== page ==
Your citation doesn't change HOW NONLETHAL DAMAGE WORKS. The fact that is it nonlethal is irrelevant, because nonlethal is not explicitly excluded from Power Attack. If nonlethal damage does hit point damage (which we both agree that excess nonlethal does) than it must therefore qualify for Power Attack.

The actual issue here is whether or not Power Attack interacts with nonlethal damage at a point where it could be considered "nonlethal overflow."

Do you think Power Attack happens before or after damage reduction?

Which definition of hit point damage do you want me to use while answering this question?


Butt_Luckily wrote:

Just making sure you don't have any other problems.

What is the issue with determining the kind of damage at the time of the damage roll?

Anguish,
The two sides each fixate on different rules. I don't feel that the unit of measure is important, because hit point damage is defined as being subtracted from hit points. If this defintion exist, I would probably feel differently.

If you'd like to talk about timing rules, I'm willing to do that. I don't see any that have been cited yet though.

You are arguing that these imaginary timing rules take precedence over the real rules of Power Attack.

You: imaginary > real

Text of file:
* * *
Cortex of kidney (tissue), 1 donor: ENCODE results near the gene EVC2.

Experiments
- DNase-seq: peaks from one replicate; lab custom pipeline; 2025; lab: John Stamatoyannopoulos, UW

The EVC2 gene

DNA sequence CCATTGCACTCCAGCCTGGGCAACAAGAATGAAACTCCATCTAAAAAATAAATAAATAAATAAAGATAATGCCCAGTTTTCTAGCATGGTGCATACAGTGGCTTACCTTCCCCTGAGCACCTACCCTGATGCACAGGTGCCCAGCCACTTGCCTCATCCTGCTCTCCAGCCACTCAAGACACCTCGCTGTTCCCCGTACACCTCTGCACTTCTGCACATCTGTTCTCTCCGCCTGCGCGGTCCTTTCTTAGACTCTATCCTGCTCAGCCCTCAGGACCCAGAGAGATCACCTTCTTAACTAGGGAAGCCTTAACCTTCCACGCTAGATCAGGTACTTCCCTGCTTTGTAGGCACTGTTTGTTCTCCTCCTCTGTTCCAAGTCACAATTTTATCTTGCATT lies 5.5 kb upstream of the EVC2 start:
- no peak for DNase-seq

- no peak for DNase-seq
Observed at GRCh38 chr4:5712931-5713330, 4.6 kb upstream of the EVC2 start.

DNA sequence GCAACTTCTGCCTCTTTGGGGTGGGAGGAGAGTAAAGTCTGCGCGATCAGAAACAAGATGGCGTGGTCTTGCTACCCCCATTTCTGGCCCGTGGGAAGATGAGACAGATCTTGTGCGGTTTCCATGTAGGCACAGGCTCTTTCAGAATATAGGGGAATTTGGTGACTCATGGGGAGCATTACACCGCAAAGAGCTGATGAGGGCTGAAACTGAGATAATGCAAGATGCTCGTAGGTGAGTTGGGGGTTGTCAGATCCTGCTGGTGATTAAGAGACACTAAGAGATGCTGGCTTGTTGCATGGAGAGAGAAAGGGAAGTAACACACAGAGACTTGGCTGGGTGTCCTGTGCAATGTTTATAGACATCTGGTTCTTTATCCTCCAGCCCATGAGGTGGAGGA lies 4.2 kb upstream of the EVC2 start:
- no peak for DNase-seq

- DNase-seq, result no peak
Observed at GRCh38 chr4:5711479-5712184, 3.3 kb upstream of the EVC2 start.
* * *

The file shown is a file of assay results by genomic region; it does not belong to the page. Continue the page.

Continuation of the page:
Me: real > imaginary

Show me a rule that talks about the timing of when modifiers are applied and we can discuss it.


Again, I listed it under my assumptions for a reason.

If you have a rule that contradicts, please provide it, otherwise we can agree to disagree.


Power Attack applies to hit point damage. That is the rule I'm following.

I'm willing to hear about a rule that supersedes it.


Power attack does not say that it applies to hit point damage. It applies to all damage rolls that aren't touch attacks and effects that do not do hit point damage.

If that distinction doesn't matter to you, that's fine, I guess. Just trying to be clear.

We just disagree on how and at what point to determine if something is hit point damage.


The effect causes a loss of hit points. Yes or no?

You are arguing that there is a cut-off point where the bonus cannot be applied after. I just want to know where I can find that cut-off point in the rules.

Either this cut-off point exists in the rules, or you are making it up. If you aren't making it up, tell me what page I find it on.

I have fully laid out the process by which nonlethal damage causes hit point damage. Neither of you has denied that the damage causes a lot of hit points, which is YOUR definition of what is and isn't hit point damage.

There is no "agree to disagree" here. You are flat out wrong.

The funny part is, if you accepted this part of Power Attack, I wouldn't have a RAW argument against you. Just like you, I can't prove the "timing" issues of how damage is counted, because they don't exist. The best argument I have against it is that it hasn't been explained once in the previous 10 years, but that isn't proof, just suggestive.